Ecological Infrastructure Partnership Aims to Deliver Benefits for Many

sanbi ei dialogueHistory was in the making when 17 organisations came together, for the first time, to commit themselves to the uMngeni Ecological Infrastructure Partnership (UEIP). The signing of a Memorandum of Understanding was part of the national dialogue on “Ecological Infrastructure and Water Security”.

The purpose of the event was to discuss the role of Ecological Infrastructure in securing South Africa’s water future.

The half-day event was a cross-disciplinary dialogue allowing valuable discussions among government, municipal managers, engineers, economic development, non-governmental organisations and business chambers.

The UEIP aims to foster better collaboration and co-ordination of Ecological Infrastructure investments aimed at improving water security in the greater uMngeni catchment. The UEIP presents an opportunity to tangibly demonstrate the benefits of ecological infrastructure investments and its relevance to the South Africa’s broader water security challenges. Lessons from this catchment can then be replicated in other areas of strategic significance in the country.

After signing the MoU, three pilot projects were launched that contribute to the shared vision of UEIP, namely the Palmiet River Rehabilitation Project, Bayne’ Spruit Rehabilitation Project, and Save the Midmar Dam Project. Through these pilot projects, ecological infrastructure will be restored, maintained and managed to deliver the services and a suite of additional benefits such as job creation, improved agricultural productivity, improved landscape, securing cultural benefits, reduced flood damage and increased adaptive capacity to climate change impacts, all of which increase the return on investment.

Emphasising the importance of ecological infrastructure in trying to explore new solutions for water security and service delivery, Neil Macleod, eThekwini Metropolitan Municipality: Head of Water and Sanitation Unit and civil engineer by profession says “engineering solutions to water security cannot solve all the problems". He explains that there are limits to and breaking points in what we can build, but “nature builds things that naturally rehabilitate”. We need to give nature a chance to work for us, which requires we “spend money on the environment to get benefits to people”, says Mr Macleod.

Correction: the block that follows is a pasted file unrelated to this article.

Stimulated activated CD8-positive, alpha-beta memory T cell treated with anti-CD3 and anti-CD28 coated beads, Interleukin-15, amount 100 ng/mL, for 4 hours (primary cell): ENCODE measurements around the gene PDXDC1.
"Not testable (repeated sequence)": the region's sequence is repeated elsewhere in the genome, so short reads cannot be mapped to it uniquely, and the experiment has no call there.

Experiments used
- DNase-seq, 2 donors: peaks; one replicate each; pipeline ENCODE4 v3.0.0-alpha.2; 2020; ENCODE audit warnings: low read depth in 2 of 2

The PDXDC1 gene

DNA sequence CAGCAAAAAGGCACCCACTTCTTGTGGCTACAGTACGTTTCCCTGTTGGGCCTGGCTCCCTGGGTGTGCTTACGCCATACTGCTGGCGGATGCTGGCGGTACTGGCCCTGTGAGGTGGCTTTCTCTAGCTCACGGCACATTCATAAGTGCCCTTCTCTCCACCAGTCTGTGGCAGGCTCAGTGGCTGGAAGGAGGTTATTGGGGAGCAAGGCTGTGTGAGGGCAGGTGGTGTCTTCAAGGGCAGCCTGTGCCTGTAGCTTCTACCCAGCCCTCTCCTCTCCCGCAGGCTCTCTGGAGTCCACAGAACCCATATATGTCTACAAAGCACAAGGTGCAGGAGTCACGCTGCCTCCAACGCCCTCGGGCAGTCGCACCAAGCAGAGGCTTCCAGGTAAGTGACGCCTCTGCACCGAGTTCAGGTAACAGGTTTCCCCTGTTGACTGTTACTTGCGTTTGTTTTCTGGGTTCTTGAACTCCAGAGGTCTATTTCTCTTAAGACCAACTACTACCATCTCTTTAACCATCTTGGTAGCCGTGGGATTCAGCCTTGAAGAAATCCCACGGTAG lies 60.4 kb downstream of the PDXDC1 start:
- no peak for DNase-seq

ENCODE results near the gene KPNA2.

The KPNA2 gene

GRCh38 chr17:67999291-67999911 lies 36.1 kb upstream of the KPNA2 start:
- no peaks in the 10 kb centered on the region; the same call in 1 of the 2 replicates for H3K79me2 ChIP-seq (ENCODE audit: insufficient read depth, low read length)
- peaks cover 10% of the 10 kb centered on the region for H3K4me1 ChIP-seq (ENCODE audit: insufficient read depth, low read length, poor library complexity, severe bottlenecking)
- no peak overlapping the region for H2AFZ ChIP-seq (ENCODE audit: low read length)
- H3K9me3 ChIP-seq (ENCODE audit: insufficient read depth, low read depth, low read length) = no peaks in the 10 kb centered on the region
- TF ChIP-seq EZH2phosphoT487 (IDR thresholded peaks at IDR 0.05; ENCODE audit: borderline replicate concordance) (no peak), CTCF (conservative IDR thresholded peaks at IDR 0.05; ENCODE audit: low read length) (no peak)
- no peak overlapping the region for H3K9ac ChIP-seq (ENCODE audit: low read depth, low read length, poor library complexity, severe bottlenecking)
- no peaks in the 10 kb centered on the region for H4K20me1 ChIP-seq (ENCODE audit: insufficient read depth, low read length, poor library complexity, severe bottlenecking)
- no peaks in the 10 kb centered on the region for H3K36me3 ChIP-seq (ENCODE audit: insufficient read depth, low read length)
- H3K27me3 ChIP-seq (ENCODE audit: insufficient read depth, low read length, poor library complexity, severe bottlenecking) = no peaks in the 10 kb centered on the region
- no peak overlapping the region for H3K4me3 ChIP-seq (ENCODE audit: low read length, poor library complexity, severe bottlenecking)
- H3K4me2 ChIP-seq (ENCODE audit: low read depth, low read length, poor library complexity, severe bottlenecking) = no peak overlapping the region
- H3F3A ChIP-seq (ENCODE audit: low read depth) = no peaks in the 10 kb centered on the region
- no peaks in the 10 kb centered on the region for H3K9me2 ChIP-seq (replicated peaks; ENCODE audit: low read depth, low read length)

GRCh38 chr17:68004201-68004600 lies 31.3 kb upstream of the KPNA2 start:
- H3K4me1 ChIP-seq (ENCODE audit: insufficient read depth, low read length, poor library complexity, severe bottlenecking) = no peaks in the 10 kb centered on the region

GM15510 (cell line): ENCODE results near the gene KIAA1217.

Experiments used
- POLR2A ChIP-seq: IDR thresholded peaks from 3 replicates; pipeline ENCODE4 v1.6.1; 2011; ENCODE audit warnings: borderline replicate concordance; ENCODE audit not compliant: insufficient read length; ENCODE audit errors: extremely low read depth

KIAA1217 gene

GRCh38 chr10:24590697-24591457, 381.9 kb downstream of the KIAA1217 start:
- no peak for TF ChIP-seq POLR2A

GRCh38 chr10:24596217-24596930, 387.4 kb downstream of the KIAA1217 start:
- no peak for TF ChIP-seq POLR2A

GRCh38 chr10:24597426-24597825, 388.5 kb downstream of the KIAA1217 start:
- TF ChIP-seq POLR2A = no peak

Adding to the sentiment, uMgungundlovu Municipality’s Municipal Manager Sibusiso Khuzwayo says “we need to do more about maintenance [of built and ecological infrastructure] in order to ensure that the services we provide are dependable" and investing in ecological infrastructure is an important part of that. This requires taking a longer term view, to address the broader picture of water security. This is the challenge “because we're under pressure to deliver now” says Mr Khuzwayo who goes on to say that “you don’t need to be an engineer or environmentalist to benefit from ecological infrastructure; it is natural and inclusive - which is something we need in the municipality”.

“We need to understand municipalities and understand where they come from, speak their lingo and understand their priorities” says Khuzwayo. The concept of ecological infrastructure helps us do this – we’re speaking about jobs and service delivery. We’re not isolating issues municipalities are concerned about. This has been one of the big successes for the South African National Biodiversity Institute (SANBI) says Kristal Maze, SANBI Chief Director of Biodiversity Planning and Policy Advice and , “through ecological infrastructure we feel we have been able to bridge the communication of the benefits of nature, and we’re using site demonstrations of how investing in ecological infrastructure delivers benefits.”

The event was organised by SANBI’s Grasslands Programme and over 100 people attended. The dialogue took place at uMngeni River Estuary Green Hub in Durban on 20 November 2013.

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